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Your employee lives in the Netherlands and wants to work from home while your company is not located there. What do you as an employer have to pay attention to before granting such a request?
These days, working from home or working remotely has become quite common. So you may receive a request of an employee who wants to work from home in the Netherlands, for example in connection with sick family members, whom the employee wants to take care of. But be aware, this may have unexpected consequences if your company is not based in the Netherlands. Does Dutch employment law have to be applied? Do you suddenly have to pay social security contributions in the Netherlands? And how do you ensure that the employee has a good workplace in the Netherlands?
If you have an employee who wants to work from home in the Netherlands, you should take into account that permits may be required for this purpose.
First, the employee must have the right of residence in the Netherlands. If the employee has Dutch nationality or the nationality for a EU/EEA member state or Switzerland, no residence permit is required, nor is a work permit necessary.
If the employee has another nationality, he or she will often need to apply for a residence permit, depending on his or her nationality, position and length of stay. In addition, it needs to be considered whether applying for a work permit is also necessary. In that case, you may need to register as an employer in the Netherlands.
If you have an employee who will be working from home in the Netherlands, Dutch employment law may become applicable to the employment contract. In principle, the employer and employee are free to state in their employment contract which law will be applicable, but mandatory international and national rules of law may render this choice of law inoperative in whole or in part.
If you are a foreign employer based in a EU/EEA member state or Switzerland and your employee is going to work temporarily in the Netherlands from home, in principle nothing will change regarding the applicable employment law. But if the employee starts working structurally from the Netherlands, this will become the place from which the employee performs his or her work, “the habitual place of work”. Despite the choice of law made in the employment contract, under European law, the employer may not deviate from mandatory provisions of Dutch employment law insofar as these are more favourable to the employee than the law declared applicable to the employment contract.
If you are a foreign employer who is not based in a EU/EEA member state or Switzerland and one of your employees wants to work in the Netherlands from home, you as an employer may have to adhere to certain Dutch employment law provisions.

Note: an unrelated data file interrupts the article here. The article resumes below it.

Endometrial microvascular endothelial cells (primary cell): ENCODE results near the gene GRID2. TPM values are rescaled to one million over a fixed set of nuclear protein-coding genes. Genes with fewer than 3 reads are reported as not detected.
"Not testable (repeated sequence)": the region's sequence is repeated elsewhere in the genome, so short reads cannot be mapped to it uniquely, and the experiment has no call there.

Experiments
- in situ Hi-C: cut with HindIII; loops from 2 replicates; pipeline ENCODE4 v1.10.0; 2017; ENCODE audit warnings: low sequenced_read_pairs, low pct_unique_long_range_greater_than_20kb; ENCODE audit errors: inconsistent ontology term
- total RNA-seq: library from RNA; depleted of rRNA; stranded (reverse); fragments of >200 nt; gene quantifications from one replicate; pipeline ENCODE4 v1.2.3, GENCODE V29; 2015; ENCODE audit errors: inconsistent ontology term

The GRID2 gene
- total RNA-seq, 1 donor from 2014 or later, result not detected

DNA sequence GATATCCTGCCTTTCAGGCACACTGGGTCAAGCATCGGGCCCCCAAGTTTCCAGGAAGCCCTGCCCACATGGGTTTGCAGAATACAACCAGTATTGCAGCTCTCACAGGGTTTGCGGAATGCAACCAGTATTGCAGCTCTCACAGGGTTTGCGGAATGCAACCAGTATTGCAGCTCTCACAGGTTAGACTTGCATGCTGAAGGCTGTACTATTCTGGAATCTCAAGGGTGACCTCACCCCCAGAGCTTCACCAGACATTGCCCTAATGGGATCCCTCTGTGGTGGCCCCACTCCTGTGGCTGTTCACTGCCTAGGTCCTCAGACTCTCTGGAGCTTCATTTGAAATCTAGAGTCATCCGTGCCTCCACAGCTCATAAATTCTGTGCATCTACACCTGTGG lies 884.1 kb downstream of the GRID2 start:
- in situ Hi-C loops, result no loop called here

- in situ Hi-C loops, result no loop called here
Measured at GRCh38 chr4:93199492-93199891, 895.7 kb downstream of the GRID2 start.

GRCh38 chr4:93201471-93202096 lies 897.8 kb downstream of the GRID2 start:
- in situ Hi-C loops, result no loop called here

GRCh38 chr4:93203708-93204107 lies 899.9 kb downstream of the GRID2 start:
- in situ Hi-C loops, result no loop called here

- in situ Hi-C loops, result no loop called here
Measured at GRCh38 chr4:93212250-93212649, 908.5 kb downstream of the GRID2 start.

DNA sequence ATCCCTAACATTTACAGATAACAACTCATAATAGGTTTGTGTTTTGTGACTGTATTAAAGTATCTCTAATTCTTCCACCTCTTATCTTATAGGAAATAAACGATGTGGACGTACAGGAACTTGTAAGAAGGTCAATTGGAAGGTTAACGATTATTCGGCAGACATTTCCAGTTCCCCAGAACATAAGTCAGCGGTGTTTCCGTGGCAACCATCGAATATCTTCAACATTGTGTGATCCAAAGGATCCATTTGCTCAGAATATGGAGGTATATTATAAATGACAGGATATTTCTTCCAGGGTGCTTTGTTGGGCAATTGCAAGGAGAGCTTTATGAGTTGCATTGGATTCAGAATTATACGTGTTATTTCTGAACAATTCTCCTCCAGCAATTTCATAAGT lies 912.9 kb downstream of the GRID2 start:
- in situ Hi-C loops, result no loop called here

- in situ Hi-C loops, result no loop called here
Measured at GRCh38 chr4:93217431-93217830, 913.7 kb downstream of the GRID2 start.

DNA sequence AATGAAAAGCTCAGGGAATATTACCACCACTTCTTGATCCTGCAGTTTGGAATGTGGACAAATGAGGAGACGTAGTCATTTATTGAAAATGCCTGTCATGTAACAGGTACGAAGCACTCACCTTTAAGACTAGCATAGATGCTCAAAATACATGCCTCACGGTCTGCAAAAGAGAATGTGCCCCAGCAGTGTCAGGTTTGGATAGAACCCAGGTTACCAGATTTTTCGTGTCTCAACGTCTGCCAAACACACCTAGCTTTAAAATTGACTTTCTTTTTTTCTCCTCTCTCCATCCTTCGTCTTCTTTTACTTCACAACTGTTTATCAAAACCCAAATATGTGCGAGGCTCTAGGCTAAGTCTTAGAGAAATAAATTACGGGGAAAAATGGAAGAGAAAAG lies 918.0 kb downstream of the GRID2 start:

If you are a foreign employer based in a EU/EEA member state or a country with which the Netherlands has a social insurance agreement, and one of your employees is going to work temporarily in the Netherlands from home, this employee remains socially insured in the country where he/she worked. As an employer, you can apply for an A1 certificate from the authority of the country where the social security contributions are paid, which serves as proof that the contributions are paid outside the Netherlands.
Based on European law, an employee is in principle socially insured in the country of employment. However, if you employ an employee who lives in a different EU/EEA member state than where he or she habitually works and who is going to work from home on a structural basis for 25% or more, you must pay the employee’s social insurance contributions in the employee’s country of residence. If that is in the Netherlands, you must pay social insurance contributions in the Netherlands, according to Dutch rules. In that case you may need to register as an employer in the Netherlands.
If you are a foreign employer who is not based in a EU/EEA member state and one of your employees wants to work in the Netherlands from home, the employee’s social security position is determined by concluded social security treaties. If no treaty has been concluded between the country of usual employment and the Netherlands, the national social security legislation of the country of usual employment and the Netherlands will determine where the employee should be socially secured. Due to the concurrence of social security systems, you may have to pay social security contributions not only in your home country, but also in the Netherlands.
If you are an employer based in a EU/EEA member state or Switzerland, the following information obligation applies to you. If an employee is going to work abroad for more than one month, the employer is obliged under European regulations to provide the employee with a statement containing information on:
So there are more difficulties to working from home in the Netherlands for a company from a foreign country than appears at first sight. We therefore recommend employers and employees map out in advance the possible consequences of employees working from home and whether steps/measures needed have to be taken to make working from home possible.
Does one of your employees want to work from home in the Netherlands, but your company is based in another country? We will be happy to give you advice about the options and conditions. You can also contact us if you have any other questions about employment law and in the event of a dispute with an employee. Please contact us:
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